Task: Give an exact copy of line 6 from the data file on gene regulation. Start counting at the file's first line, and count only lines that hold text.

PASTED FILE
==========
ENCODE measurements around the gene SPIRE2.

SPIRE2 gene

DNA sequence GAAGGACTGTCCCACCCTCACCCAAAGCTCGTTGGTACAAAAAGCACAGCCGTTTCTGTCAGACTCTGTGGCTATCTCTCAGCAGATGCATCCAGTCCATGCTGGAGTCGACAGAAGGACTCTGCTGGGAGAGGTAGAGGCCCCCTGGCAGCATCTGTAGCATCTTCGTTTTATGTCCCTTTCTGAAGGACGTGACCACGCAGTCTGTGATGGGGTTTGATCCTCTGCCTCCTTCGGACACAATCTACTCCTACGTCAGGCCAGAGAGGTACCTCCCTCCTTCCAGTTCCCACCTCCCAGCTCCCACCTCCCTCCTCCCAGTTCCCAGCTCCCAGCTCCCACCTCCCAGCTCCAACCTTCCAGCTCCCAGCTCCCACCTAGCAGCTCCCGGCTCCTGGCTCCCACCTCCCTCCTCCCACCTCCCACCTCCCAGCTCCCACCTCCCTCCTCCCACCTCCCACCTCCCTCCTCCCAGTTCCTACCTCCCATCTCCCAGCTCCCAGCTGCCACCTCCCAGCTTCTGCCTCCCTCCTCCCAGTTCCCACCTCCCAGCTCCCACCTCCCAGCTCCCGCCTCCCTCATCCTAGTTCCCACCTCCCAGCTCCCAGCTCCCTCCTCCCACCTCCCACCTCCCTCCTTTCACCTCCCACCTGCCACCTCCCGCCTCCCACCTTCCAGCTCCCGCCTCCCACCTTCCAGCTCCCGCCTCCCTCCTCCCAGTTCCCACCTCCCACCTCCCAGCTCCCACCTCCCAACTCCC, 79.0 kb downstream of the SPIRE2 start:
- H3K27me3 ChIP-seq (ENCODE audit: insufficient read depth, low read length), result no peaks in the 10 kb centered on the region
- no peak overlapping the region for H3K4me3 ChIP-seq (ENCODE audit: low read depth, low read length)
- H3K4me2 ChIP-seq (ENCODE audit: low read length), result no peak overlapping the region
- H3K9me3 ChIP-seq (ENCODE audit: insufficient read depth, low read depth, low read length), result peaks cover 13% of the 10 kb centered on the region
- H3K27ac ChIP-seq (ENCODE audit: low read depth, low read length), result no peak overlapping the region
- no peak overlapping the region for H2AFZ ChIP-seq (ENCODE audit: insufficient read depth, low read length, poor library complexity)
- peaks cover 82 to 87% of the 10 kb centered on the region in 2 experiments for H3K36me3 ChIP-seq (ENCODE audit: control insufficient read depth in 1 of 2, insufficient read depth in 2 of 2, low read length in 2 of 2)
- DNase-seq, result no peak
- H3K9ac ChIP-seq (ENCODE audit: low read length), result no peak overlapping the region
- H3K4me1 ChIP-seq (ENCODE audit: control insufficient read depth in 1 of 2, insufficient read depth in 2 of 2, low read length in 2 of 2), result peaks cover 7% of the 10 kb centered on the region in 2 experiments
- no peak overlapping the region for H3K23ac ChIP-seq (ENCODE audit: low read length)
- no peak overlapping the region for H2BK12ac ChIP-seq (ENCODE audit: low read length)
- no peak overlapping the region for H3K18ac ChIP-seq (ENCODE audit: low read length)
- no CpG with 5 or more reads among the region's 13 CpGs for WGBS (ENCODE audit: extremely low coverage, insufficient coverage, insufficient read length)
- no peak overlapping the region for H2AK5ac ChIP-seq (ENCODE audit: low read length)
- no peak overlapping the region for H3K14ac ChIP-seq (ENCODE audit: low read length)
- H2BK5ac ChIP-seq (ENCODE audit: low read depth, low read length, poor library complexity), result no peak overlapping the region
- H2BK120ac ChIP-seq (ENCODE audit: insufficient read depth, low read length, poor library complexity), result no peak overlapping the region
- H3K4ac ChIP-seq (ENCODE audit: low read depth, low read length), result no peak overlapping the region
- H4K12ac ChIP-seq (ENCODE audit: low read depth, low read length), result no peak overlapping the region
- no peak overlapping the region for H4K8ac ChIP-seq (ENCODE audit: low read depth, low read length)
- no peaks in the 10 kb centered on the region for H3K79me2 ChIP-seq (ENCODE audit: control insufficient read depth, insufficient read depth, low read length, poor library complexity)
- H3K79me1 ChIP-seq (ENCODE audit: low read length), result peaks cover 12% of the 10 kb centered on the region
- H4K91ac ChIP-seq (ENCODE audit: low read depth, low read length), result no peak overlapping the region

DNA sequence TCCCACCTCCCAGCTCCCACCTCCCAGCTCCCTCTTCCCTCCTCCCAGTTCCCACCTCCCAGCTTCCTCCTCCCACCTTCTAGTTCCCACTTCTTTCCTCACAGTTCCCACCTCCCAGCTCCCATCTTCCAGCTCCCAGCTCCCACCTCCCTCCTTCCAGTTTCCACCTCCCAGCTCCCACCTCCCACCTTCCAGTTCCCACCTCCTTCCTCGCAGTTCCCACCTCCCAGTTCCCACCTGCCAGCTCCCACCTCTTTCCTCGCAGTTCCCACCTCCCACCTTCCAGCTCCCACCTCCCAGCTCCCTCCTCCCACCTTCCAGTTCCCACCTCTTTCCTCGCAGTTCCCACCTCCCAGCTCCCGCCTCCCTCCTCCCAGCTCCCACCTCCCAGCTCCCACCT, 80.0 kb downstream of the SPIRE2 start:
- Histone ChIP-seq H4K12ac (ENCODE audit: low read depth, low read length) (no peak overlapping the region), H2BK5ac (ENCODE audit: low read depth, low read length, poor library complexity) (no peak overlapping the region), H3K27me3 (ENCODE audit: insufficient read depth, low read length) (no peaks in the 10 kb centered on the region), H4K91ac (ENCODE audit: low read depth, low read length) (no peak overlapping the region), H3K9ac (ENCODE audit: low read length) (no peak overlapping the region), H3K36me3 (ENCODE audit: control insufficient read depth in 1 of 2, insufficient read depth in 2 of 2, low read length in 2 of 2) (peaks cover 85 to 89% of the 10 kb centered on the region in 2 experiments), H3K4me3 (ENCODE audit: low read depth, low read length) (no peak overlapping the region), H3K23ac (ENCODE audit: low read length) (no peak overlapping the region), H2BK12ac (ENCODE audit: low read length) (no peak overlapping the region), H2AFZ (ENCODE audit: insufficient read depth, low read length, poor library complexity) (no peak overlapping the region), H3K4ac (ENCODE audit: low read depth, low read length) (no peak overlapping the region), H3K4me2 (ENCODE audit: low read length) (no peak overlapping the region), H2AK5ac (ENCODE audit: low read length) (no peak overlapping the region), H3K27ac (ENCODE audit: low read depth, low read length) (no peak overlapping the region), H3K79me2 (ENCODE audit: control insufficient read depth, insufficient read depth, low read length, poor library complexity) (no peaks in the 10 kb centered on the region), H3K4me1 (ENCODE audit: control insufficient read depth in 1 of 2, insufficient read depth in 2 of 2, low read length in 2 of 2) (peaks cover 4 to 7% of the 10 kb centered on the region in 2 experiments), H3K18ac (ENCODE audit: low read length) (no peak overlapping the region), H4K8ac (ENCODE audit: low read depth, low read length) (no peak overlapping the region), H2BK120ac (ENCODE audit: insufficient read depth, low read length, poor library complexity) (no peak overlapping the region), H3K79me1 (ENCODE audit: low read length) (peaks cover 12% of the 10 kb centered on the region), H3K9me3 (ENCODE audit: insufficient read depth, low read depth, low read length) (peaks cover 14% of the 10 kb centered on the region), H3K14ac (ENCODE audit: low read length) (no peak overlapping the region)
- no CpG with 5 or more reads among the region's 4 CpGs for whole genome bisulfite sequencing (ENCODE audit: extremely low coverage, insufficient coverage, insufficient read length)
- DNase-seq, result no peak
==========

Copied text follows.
- H3K4me2 ChIP-seq (ENCODE audit: low read length), result no peak overlapping the region